Price: $149,500 and up
Power: 430 hp, 428 lb-ft (stock LS3 engine)
Claim to fame: You’ll never know a Vette lurks beneath -- unless you peek inside.
N2A is shorthand for "No Two Alike," and we'd have to say the mantra is fitting. The company's latest Corvette-based offering, the Anteros, is a far cry from its first, an odd amalgamation of '57, '58, and '59 Chevrolet design cues dubbed the "789."
Although the 789 is something of a novelty, the Anteros resembles a proper sports car. Yes, those haunches are a certainly chunky and the swage lines are a tad bit awkward, but the coupe's appearance reminds us of many great Gran Turismos from yesteryear. We can't help but see a little of Pete Brock's Cobra Daytona in its profile and a little Ferrari 250 TR in the front fascia, but the finished product is unique, and comes off as neither blatantly Italian nor American. Call this a modern-day Intermeccanica Torino, if you will.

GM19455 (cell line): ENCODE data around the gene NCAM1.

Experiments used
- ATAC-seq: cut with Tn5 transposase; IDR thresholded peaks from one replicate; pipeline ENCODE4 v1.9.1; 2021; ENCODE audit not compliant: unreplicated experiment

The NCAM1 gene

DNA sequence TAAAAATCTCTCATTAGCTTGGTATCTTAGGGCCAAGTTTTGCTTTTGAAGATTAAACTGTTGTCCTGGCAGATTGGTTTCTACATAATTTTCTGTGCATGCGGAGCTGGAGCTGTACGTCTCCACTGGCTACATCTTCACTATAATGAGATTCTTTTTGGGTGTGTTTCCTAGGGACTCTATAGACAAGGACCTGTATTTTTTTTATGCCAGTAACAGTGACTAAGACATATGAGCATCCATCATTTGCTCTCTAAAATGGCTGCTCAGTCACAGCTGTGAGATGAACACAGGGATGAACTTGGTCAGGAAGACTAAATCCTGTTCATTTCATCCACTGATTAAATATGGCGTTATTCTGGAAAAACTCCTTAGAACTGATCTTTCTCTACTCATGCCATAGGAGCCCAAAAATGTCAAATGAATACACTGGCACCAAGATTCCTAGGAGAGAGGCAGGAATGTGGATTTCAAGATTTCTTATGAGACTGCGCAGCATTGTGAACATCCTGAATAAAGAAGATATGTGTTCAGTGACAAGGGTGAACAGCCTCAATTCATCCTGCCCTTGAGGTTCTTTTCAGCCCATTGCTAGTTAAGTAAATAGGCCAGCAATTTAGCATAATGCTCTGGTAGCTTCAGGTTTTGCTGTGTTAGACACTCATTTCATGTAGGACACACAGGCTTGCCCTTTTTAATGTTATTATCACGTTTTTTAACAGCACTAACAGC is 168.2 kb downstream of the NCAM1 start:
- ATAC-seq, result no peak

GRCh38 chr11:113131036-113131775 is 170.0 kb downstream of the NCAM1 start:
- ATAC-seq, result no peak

N2A fancies itself as a coachbuilder, and we're not one to argue. The Anteros' body is made entirely of a carbon fiber composite, and takes nearly 800 hours to hand-build to completion. The car retains the stock C6 Corvette cockpit, but like the Callaway C16, the materials used within are well beyond what GM offers from the factory. N2A adds all-new bucket seats, and trims them -- along with the dash, interior panels, and virtually every touchable surface within -- with supple leathers.
Mulling a purchase? The Anteros transformation adds roughly $100,000 to any Corvette model. Coupes based on standard Corvettes start at $149,500, while LS3-powered convertibles begin at $154,400. Those who want an Anteros built upon a Z06 will need to shell out at least $176,000. Those prices buy only the bodywork, but N2A is more than happy to contract with another firm (i.e. Lingenfelter, Katech, or an engine tuner of your choice) to add a little power underhood for an extra fee.
Images courtesy of N2A